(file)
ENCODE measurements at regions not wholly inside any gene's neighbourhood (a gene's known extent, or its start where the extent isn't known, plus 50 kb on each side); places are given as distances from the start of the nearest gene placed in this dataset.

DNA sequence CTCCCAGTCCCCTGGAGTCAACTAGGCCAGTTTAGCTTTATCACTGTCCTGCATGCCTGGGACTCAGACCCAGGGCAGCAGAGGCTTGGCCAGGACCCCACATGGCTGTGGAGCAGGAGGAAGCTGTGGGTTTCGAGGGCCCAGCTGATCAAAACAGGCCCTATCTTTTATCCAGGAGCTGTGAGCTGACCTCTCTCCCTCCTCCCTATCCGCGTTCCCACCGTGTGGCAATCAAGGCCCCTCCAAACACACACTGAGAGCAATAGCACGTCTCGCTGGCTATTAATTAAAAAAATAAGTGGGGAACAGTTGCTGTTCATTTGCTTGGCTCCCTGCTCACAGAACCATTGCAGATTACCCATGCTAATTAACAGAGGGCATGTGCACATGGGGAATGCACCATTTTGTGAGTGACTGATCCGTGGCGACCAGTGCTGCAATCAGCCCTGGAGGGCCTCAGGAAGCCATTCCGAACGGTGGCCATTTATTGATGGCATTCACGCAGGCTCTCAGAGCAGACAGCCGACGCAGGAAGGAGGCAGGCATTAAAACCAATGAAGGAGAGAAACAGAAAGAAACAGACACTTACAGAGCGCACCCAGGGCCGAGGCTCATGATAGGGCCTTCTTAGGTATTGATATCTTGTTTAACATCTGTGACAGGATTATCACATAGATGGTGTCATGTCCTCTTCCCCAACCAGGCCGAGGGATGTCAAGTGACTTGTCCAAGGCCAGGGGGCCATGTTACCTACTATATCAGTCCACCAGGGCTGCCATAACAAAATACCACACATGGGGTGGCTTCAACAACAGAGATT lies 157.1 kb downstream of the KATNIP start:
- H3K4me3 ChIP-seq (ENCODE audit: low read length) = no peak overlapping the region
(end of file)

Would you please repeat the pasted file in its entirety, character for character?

ENCODE measurements at regions not wholly inside any gene's neighbourhood (a gene's known extent, or its start where the extent isn't known, plus 50 kb on each side); places are given as distances from the start of the nearest gene placed in this dataset.

DNA sequence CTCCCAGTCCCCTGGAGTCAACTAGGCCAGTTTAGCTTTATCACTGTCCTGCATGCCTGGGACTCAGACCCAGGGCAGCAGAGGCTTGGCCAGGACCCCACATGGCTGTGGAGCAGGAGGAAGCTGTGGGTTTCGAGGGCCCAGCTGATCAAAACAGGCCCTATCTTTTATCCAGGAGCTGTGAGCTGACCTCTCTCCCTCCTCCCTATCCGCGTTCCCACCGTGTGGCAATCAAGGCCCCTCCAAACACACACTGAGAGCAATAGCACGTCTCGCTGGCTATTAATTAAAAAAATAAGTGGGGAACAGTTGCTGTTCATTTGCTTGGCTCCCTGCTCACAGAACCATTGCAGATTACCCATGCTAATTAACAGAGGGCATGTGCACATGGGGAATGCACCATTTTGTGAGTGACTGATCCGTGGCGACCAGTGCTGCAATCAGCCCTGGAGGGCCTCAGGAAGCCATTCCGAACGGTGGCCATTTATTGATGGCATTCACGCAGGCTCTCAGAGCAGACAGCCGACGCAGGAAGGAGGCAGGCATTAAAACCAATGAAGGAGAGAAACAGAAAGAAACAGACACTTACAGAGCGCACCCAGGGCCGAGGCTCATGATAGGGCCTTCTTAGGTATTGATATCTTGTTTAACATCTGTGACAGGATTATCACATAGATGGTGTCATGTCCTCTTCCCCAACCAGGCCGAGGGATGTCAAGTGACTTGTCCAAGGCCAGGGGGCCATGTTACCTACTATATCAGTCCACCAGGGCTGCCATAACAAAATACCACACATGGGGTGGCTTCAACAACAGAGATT lies 157.1 kb downstream of the KATNIP start:
- H3K4me3 ChIP-seq (ENCODE audit: low read length) = no peak overlapping the region